About the Band: ALSDEAD is an alternative-metal band from Tokyo known for a heavy, melodic sound founded in 2008 by DICE AND JOKER members Maki (v), Shin (g) and Setsua (d) and joined by bassist Reito. Reito departed in August 2011 and was replaced by the young and talented Yosuke and the four would power through the VK scene until the recent and heartbreaking departure of Setsua in January of 2014. Former GALEYD drummer, Nikky, joined the ranks in May, giving us the ALSDEAD we have today. IDEA is their third full-length album.
The Packaging: The limited edition comes in a pretty standard, two-disc packaging, including a 13-track CD and a DVD with the PVs for Starless and Kill the King, as well as the Making of Kill the King. The front cover features an hourglass containing a disintegrating moon flowing down over the earth. For me, this speaks to the overall theme of the album: Destruction and creation. Seeing the world in a different way and creating something new.
The tracks: In the interest of full disclosure, I feel the need to tell you that I have an EXTREME personal bias toward this band. I had the pleasure of working with them at OniCon Galveston last year and fell a little in love with all of them. They are a hard working, talented, and amazing group of men and I feel honored to have been a part of it. So, there will be gushing. Lots and lots of gushing.
The disc opens with the ominous sound of a ticking clock, dropping us right into the title track, IDEA and their previous single track, STARLESS. These two songs are everything we love about ALSDEAD. IDEA is a prime example of Maki’s vocal range, moving seamlessly from melodic verses to aggressive growls and even high-toned falsettos. The lyrics introduce us to the world view that pervades the album, describing a corrupt world from an omniscient, almost godlike point of view and calling for its destruction.
STARLESS brings us in closer, making the anger and desperation more human as we hear the all-too familiar voice of someone who wants to believe despite his hopelessness. Shin and Yosuke really shine in this one, the aggression of the song breaking for a moment to make way for a quick, bouncing bass solo that leads smoothly into Shin’s grinding riffs.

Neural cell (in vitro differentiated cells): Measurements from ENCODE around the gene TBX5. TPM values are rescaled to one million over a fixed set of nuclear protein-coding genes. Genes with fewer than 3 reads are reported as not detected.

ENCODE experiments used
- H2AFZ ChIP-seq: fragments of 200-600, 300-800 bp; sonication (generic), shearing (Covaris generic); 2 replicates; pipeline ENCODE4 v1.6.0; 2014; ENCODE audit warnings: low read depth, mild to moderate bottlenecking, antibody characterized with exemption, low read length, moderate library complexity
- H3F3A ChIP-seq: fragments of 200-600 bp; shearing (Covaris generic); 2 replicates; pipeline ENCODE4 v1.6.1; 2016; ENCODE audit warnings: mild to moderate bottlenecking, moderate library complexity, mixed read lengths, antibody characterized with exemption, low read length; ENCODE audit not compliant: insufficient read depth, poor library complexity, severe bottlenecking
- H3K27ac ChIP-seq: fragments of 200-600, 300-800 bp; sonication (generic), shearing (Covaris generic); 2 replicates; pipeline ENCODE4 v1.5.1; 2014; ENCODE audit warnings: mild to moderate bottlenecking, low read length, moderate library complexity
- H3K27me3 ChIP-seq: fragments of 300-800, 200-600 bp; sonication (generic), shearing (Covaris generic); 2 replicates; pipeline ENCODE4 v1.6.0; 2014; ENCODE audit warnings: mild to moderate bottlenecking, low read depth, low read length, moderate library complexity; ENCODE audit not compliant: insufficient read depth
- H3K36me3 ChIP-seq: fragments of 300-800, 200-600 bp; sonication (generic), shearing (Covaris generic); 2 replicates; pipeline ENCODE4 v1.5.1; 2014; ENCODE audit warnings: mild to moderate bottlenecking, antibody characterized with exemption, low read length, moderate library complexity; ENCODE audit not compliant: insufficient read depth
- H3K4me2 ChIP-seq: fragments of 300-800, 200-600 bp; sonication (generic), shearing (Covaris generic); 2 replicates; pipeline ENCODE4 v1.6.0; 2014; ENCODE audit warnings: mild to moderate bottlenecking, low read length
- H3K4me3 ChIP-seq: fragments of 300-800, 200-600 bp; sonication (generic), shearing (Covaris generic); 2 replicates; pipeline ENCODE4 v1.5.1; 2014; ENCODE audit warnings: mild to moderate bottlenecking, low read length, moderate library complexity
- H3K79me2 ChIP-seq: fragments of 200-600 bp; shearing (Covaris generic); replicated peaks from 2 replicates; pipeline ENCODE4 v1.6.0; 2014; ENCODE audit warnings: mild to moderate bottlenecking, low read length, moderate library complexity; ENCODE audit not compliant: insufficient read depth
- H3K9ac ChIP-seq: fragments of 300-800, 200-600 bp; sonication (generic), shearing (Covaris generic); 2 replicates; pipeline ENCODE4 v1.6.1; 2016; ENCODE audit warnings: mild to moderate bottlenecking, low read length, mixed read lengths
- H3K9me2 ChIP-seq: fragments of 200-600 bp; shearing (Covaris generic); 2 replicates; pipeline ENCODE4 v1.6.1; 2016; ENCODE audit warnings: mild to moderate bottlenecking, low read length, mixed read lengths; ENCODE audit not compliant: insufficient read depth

This bleak world view reaches a turning point with HERO. With the English lyric, “It’s time to change the world,” we know things are about to look up as we hear from a man who, after waiting his whole life for someone to save him, realizes he’s had that power inside him all along. The song starts off feeling almost mournful, but by the end, we feel uplifted and empowered, leading us into one of the heavier tracks on the album, D.9.N.
D.9.N. couples with the album single, Kill the King, to create the album’s battle cry, calling out corruption and demanding a change. Nikky really shows off in these tracks, pounding out a heavy rhythm that will make your heart race. Even without understanding the lyrics, you can feel the need to take action. Shin and Yosuke trade solos again in one of my favorite exchanges on the album proving once again that Shin is truly one of the most underrated guitarists in the scene.
And now, to my favorite song on the album, ADRENALINE. This is just an all-around great rock song. Maki’s scream cuts right through your spinal column. This song is mostly in English, which he handles with impressive fluency. The instrumentals hit fast and heavy, each element blending cleanly with the next in a true show of musicianship. The four lock together and attack as a unit, driving their message home with hammer blows.
Next come Nostalgia and PICTURE, the closest we get to ballads on this album, though they are hardly ballads at all. Nostalgia kicks off with an electronic melody, reminding me of some of the ALSDEAD classics and making me feel…well, nostalgic. With a catchy melody, it tells a story of past love, invoking a sort of sweet sadness. PICTURE picks up where it leaves off with a floating guitar melody that weaves around Maki’s smooth vocals and leads into yet another skillful and beautiful solo from Shin. The tone of this one is a little fearful, but more hopeful with eyes on the future.
The theme of the second half of the album seems to be all about finding strength within one’s self and it continues with Behind the Pride. Another electronics-laced number, this one feels a little more poppy to me, though it is far from a pop song. Again, I can’t say enough about Maki’s vocals and lyrics and something about this one really speaks to me. It feels earnest and honest, as if he truly aims to lift the listener up.
The album finishes up with World’s End and Gravity. Both songs have a positive and upbeat feel, a total 180 from the pessimistic view we had at the beginning of the record. While still expressing a certain amount of uncertainty, these songs feel like the story’s happy ending. The proverbial walk into the sunset. Everything is a little brighter, a little more relaxed and, as the last song draws to a close, I feel a sort of happy satisfaction.
In the end, this record is a great example of what ALSDEAD does best. They’ve created a record that tells a story, that brings us into their world and paints a picture through music. While there aren’t many surprises here for a long-time ALSDEAD fan and I found myself sometimes wishing they’d push it a little further, overall, I am really happy with what they’ve put out. A must have when you need to feel inspired to change the world.